How sad to see John Terry crying again, at the bitter end of yet another agonising battle in his tortuous Champions League war, especially given he has so much to smile about.
In yet another week when the world of sport seems to have descended into a chimpanzees’ tea party of racism, bananas both real and metaphorical flying in all directions, for once all England’s finest centre-half has to worry about is that he yet again won’t be playing in the Champions League final, or the World Cup.
It’s sad that Villarreal have decided not to name publicly the season-ticket holder, now banned for life, who threw a banana in the direction of Barcelona’s hungry mixed-race full-back Dani Alves, because there’s an octogenarian billionaire somewhere in Los Angeles who could do with a friend, and both men suddenly have quite a bit of free time on their hands.
Where do you start with the now very publicly disgraced 80-year-old LA Clippers owner Donald Sterling? Incredibly, it does appear to be true that a man who has owned a basketball team for 33 years, and has written no shortage of multimillion-dollar cheques to black athletes, really did object to his 31-year-old girlfriend – or whatever she really was – posing for a photograph with Magic Johnson, one of the all-time legends of the game, on account of him being one of the 88 per cent of NBA athletes who aren’t white.
To the average British sports fan this might seem like madness indeed. But on closer inspection there is a logic here. To us, sports team ownership is where billionaire businessmen squander their fortunes on a labour of hopeless love, abused all the while by the “real” fans for their occasional unwillingness to micturate their millions up the wall ever faster.
Stateside, it is not so. Sterling bought the Clippers for $12.5m (£7.3m) in 1981, presided over 33 years of minimal investment, during which time they have been consistently derided as the worst franchise in all of American sport, but are now valued at a rather more handsome $575m (£340m).
An old Chris Rock joke springs to mind: “There are no wealthy black people in America. Shaq [O’Neal, retired NBA legend] is rich. The white guy who writes his cheque? He’s wealthy.”
It might be going too far to bring up Abraham Lincoln’s second inaugural address, when he wondered how “any man should dare to ask a just God’s assistance in wringing their bread from the sweat of other men’s faces”. But the former NBA player and anti-racism campaigner John Amaechi has very damningly spoken of the league as possessing a “plantation mentality” – that the black players are the white owner’s slaves.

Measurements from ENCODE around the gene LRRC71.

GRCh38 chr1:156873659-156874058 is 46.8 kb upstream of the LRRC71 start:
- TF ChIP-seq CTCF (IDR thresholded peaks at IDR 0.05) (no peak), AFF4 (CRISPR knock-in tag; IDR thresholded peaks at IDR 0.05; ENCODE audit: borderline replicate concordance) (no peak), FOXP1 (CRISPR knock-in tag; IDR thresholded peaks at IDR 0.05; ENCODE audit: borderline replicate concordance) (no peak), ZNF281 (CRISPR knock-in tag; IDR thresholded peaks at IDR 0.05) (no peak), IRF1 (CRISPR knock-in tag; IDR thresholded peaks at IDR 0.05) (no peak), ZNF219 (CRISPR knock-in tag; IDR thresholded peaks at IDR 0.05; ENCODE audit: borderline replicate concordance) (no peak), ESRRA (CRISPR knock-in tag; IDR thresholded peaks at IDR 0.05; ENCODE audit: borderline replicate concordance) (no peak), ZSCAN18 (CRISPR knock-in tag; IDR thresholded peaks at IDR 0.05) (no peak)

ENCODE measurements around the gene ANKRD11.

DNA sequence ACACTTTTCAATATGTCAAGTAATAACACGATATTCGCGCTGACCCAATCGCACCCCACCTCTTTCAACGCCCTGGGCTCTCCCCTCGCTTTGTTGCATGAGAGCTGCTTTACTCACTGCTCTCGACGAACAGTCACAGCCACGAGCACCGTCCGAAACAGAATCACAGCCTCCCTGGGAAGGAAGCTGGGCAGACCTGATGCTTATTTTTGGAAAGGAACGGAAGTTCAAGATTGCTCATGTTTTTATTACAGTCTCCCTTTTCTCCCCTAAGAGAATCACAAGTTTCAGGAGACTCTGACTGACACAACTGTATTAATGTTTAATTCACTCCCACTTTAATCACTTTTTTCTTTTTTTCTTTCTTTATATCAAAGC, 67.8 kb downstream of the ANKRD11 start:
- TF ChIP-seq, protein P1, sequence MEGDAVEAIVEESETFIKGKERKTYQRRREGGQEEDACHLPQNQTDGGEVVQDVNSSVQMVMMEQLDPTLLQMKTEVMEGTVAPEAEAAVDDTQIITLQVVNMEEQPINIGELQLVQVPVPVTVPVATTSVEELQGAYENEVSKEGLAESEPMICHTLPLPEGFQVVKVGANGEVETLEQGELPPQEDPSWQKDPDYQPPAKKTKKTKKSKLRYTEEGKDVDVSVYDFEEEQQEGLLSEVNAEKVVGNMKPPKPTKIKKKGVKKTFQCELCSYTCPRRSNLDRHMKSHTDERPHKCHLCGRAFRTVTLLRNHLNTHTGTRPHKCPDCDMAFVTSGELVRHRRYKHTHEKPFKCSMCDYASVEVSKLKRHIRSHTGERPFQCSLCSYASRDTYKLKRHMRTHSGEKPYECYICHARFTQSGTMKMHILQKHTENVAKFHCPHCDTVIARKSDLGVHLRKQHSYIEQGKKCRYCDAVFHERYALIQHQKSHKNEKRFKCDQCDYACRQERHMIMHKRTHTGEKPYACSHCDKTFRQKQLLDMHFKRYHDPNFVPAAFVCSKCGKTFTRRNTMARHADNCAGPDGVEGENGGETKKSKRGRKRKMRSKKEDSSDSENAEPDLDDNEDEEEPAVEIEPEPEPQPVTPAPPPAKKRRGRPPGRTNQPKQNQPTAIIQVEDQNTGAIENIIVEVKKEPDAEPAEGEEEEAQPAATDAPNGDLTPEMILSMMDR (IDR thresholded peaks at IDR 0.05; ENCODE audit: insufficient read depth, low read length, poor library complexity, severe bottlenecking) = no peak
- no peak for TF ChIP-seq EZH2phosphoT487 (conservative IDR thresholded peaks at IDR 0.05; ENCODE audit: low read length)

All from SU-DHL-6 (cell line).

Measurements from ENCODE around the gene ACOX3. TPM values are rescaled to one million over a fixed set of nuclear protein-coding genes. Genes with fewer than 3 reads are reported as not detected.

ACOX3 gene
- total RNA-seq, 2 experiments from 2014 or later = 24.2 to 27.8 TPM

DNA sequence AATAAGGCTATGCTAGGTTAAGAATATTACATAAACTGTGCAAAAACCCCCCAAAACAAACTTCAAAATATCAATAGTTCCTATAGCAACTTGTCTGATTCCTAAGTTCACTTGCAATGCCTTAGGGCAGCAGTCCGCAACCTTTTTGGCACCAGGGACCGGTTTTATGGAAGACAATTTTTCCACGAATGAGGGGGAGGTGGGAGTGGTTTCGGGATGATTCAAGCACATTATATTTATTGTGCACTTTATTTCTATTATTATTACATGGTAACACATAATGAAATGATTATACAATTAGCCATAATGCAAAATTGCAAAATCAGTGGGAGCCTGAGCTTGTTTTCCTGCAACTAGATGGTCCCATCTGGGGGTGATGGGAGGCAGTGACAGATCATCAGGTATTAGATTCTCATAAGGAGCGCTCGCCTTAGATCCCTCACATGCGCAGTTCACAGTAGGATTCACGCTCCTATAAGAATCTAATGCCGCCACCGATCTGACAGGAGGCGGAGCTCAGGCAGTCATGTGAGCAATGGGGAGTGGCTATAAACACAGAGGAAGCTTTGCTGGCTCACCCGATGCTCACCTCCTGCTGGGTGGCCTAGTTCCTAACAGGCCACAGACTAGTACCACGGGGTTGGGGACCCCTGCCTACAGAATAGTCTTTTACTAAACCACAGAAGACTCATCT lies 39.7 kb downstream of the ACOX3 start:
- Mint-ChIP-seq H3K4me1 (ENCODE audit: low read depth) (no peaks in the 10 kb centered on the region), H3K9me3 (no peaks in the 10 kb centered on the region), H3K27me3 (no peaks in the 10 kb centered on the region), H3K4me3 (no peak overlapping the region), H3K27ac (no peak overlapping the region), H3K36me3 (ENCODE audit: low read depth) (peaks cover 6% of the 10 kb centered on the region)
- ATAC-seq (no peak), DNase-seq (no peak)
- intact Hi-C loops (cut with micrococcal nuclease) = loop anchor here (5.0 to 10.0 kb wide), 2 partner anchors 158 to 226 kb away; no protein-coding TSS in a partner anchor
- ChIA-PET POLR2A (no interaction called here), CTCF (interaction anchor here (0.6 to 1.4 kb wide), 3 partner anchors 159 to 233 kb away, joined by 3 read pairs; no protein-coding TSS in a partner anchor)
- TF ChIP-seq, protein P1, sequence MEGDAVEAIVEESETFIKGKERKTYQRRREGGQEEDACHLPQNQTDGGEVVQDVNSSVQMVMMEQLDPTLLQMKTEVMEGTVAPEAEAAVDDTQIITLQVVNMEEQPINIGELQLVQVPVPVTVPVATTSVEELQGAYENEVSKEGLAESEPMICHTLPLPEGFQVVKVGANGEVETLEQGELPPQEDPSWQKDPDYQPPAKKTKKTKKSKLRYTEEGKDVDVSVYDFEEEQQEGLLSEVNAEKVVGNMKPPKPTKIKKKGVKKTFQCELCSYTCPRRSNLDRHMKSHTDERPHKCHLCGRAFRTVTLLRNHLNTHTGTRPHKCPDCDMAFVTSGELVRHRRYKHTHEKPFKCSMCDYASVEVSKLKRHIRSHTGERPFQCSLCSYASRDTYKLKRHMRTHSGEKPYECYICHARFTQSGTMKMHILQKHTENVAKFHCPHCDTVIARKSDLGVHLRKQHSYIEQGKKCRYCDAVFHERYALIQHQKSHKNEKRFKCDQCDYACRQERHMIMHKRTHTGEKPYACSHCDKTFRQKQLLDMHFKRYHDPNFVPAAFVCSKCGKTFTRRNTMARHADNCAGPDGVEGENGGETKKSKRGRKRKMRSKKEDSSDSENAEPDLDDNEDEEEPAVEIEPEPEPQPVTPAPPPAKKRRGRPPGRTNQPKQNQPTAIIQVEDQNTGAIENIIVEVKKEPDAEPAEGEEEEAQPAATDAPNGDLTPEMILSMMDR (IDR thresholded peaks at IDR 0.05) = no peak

This all stands in marked contrast to the hero of the hour on this side of the Atlantic, Barça’s Alves, who barely broke stride as he went to take a corner and simply picked up the banana that had been thrown at him and devoured it in a single bite. Instantly on social media the world over Alves was described as having “eaten racism”. Seemingly every footballer – and then every politician – jumped directly on this more jovial anti-racism bandwagon, posting photographs of themselves posing with a banana, a craze everyone seems to think was started by Alves’ Brazilian team-mate Neymar, even though David Miliband got there years before.
It is hard to know what the correct response to all this is. Of course, what happened to Alves isn’t a joke, however lightly he took it, and Villarreal’s actions have been every bit as decisive as the NBA’s. So rightfully harsh is the retribution to any such incident that at least in attitude, if not in socio-economic reality, it can at times feel that we really do live in a post-racist world. Such events become almost laughable.
Enter Jeremy Clarkson. Already his clearly very inadvertent N-word has drawn comparisons – admittedly mainly from Piers Morgan – with Ron Atkinson. If ITV sacked Atkinson, how can the BBC keep Clarkson on, Morgan claims, even though Big Ron’s N-bomb was launched directly at Chelsea’s black centre-half Marcel Desailly, and loaded with the thermonuclear prefix “fucking lazy, thick”, which seems worse than accidentally mumbling it at a Toyota GT86. Even so, it appears the incident very nearly cost him his job.
I happened to go to a Dagenham & Redbridge game last week, in a former heartland of the BNP, and arrived five minutes late to find Chesterfield Town’s black full-back being booed every time he touched the ball. I feared the worst, but the explanation was entirely innocent. “You must be joking!” I was told. “How stupid do you think we are? Half our team’s black. We’re booing him because he’s crashed our lad into the stand and the nasty so-and-so [he actually called him something else] should have had a red.” Normality restored.
Very occasionally, it might be possible to feel just a little bit sorry for someone who probably doesn’t realise the full folly of his words. Earlier this week, South Africa’s Sports Minister made a “joke” about how Kenya “only sends swimmers to the Olympics to drown”. That Fikile Mbalula is black himself doesn’t make it any less crass.
He attempted to speak at an election rally the next day and had not bananas but stones thrown at him. Yet in what could scarcely be a more brilliantly damning indictment of a country’s sports minister, they all missed.Reuse content